Melissa then receives a cellular phone call from Albert Acquisition in which we learn that Melissa doesn't really like Albert very much. She wants to get him off the phone even though she's only browsing in a store where she doesn't really intend to buy anything.

At another end of the stage, as Melissa exits, her older sister Karen appears. While skillfully shoplifting item after item right under the nose of Joe the security guard, she sings, to the audience, I Love To Steal, a light rock number that details her compulsive kleptomania, about which she shows not the slightest remorse. Suddenly a hand reaches out of the dark and grabs her. It is not a security guard, however; it is Melissa, who upbraids Karen for her disgraceful and potentially dangerous behavior. Karen immediately counters that Melissa is going to marry Albert Acquisition just for his money. Melissa, admits as much when she sings As Long As It's Him, a tender ballad with cynical lyrics, the gist of which is that anything goes, as long as he, Albert, pays for it. Karen tells Melissa, "You can't marry him just for his money. That's stealing! Top

Scene Four

Howard the hairdresser meets Joe the security guard on his way to the hair salon. Joe is concerned about a ring of shoplifters making the rounds of the mall, while Howard, as director of the mall's Merchants Association, is equally concerned over apparent discrepancies in the mall's advertising budget. Soon, however, the conversation turns to the female of the species as women shoppers continually pass them by. We learn that, besides being the mall's crack hairdresser, Howard is working an a special "I Feel Beautiful" software program he wants to sell to salons. Joe then gives his philosophy of the mall (People want MORE). Joe is gruff but fair, manly but the hidden romantic, blue collar but aware of the world around him. They then part, and we follow Howard to the hair salon.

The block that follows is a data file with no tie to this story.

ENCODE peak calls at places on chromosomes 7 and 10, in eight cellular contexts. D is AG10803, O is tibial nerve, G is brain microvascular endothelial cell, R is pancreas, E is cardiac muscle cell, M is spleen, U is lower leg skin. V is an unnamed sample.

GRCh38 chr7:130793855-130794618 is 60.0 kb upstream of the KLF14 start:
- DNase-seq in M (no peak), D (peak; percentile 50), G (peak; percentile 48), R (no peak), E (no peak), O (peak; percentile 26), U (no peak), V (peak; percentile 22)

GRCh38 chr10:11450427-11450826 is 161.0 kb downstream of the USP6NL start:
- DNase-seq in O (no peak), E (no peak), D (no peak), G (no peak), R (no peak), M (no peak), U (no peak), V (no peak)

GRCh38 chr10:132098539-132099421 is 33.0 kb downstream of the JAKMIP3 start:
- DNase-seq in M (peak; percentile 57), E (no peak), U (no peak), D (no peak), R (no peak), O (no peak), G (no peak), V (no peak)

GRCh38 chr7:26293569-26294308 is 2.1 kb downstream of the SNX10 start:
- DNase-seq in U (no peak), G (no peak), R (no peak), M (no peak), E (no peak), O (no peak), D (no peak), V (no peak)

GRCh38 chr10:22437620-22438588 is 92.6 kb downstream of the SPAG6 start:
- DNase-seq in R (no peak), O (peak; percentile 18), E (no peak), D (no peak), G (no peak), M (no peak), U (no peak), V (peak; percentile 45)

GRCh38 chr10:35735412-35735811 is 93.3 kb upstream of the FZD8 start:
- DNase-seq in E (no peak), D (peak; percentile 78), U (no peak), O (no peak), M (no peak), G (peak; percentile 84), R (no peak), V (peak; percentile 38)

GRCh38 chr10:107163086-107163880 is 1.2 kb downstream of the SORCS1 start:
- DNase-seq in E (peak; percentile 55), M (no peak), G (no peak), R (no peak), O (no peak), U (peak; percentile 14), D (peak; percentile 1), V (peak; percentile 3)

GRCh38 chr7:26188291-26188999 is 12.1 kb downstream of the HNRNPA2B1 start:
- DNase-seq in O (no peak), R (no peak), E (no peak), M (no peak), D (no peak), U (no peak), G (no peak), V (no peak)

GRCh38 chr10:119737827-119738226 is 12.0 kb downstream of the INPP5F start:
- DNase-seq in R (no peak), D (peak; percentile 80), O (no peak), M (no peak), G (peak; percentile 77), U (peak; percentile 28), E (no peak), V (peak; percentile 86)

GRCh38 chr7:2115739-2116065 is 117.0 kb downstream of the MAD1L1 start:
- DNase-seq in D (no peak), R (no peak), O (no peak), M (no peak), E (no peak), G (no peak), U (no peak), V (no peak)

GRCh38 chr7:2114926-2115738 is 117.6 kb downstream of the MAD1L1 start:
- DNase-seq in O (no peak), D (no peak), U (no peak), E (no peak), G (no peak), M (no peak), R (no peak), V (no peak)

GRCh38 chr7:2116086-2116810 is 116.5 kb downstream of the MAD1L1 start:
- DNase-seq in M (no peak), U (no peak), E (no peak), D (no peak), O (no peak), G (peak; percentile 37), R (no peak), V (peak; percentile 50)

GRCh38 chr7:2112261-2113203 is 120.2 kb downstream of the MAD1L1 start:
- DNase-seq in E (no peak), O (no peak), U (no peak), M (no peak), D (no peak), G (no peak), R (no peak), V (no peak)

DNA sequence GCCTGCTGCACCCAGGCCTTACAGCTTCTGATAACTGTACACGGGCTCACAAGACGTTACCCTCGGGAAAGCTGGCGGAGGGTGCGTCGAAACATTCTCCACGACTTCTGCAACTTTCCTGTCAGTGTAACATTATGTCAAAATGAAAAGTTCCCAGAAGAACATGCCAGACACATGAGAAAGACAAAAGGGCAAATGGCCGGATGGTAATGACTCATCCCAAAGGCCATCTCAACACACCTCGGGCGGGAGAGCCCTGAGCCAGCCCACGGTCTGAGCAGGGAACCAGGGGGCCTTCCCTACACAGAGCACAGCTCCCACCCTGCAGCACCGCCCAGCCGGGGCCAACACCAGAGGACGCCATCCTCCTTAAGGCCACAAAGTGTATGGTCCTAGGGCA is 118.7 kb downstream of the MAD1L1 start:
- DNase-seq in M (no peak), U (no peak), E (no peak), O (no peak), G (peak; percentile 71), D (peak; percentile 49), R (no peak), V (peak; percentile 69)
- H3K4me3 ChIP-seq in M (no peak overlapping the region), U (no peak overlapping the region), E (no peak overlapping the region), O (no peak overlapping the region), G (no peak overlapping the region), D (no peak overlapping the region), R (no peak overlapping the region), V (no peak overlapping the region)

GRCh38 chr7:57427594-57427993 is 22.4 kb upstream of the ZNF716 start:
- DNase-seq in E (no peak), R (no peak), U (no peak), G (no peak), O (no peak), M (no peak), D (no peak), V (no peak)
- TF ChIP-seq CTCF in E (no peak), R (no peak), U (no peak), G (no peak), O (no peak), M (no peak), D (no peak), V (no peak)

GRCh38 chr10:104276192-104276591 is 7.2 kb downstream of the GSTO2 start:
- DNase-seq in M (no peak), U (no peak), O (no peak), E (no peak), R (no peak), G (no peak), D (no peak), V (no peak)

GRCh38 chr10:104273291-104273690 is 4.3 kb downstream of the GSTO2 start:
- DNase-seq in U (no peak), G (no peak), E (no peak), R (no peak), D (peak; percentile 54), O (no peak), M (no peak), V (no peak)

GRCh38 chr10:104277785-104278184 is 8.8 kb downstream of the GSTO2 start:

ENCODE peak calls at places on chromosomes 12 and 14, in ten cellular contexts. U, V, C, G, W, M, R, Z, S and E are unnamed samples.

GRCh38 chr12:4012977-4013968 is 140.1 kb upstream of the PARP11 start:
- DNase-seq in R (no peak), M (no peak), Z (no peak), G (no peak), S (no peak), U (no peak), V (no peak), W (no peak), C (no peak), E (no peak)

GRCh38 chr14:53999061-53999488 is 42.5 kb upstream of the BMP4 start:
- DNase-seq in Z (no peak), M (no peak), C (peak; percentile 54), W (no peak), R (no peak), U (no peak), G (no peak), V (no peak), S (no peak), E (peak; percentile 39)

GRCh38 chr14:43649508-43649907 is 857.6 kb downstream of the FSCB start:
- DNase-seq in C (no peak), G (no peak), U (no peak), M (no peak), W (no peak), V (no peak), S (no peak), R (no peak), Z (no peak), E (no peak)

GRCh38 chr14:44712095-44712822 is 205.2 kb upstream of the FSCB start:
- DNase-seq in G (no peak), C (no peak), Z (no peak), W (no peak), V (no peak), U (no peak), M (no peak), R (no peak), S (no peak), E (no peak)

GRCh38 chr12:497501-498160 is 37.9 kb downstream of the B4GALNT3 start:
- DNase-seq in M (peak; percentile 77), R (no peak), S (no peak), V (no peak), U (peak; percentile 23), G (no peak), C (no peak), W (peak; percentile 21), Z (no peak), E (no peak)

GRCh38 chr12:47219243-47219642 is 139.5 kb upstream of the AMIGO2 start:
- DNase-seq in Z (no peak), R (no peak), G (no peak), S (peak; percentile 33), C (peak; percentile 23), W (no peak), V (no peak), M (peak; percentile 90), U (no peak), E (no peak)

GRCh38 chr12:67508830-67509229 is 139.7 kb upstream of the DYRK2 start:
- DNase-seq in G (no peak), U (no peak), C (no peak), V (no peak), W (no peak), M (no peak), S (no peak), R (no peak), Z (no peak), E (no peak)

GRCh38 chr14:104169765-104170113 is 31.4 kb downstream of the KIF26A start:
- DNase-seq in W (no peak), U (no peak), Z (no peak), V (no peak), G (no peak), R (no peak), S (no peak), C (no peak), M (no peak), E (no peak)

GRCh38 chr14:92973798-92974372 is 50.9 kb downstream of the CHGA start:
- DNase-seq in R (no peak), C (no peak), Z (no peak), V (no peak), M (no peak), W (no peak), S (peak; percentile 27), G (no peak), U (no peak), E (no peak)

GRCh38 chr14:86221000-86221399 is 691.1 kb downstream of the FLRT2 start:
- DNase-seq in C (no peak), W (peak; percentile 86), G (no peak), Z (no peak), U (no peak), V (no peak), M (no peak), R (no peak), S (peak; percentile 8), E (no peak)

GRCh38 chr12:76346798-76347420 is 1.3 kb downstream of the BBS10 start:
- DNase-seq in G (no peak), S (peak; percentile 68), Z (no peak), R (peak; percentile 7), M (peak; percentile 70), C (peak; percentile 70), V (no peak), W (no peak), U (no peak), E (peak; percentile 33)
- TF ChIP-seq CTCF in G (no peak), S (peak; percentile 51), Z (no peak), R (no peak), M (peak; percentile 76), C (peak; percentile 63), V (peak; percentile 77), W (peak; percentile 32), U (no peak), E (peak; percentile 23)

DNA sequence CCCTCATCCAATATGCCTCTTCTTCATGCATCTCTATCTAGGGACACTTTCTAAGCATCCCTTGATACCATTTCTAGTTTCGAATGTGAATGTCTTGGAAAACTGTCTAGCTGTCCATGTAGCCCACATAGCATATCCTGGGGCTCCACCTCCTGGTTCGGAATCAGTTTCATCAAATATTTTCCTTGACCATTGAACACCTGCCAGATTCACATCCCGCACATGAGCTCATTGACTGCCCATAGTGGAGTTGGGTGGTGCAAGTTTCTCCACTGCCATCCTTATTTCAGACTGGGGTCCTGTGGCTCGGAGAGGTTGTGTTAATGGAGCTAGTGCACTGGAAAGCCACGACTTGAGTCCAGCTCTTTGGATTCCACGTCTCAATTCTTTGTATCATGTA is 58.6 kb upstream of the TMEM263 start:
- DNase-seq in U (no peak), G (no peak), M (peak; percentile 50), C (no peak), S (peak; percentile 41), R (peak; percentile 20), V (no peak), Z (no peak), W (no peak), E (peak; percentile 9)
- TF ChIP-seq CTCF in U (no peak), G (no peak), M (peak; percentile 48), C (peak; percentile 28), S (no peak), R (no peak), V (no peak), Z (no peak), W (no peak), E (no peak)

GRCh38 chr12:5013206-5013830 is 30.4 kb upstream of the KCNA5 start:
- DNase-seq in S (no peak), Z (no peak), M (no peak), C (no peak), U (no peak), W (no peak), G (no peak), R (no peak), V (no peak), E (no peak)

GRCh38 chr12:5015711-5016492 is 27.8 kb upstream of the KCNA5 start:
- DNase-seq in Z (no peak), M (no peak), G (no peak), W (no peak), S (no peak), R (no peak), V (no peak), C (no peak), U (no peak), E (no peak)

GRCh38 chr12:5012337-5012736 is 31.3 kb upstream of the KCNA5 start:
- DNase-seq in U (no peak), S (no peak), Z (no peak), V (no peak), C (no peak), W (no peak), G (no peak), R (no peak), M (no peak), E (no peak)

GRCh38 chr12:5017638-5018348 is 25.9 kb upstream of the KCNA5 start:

At the hair salon, Howard works on a "head," actually a mannequin. He makes her talk by pulling a string in back of her head like those on a "talking" doll. Next he fusses with the salon's computer. Howard shows mastery as he deals with computer glitches and at the same time coordinates a number of women at various stages of beautifying. It is clear he runs things in this salon.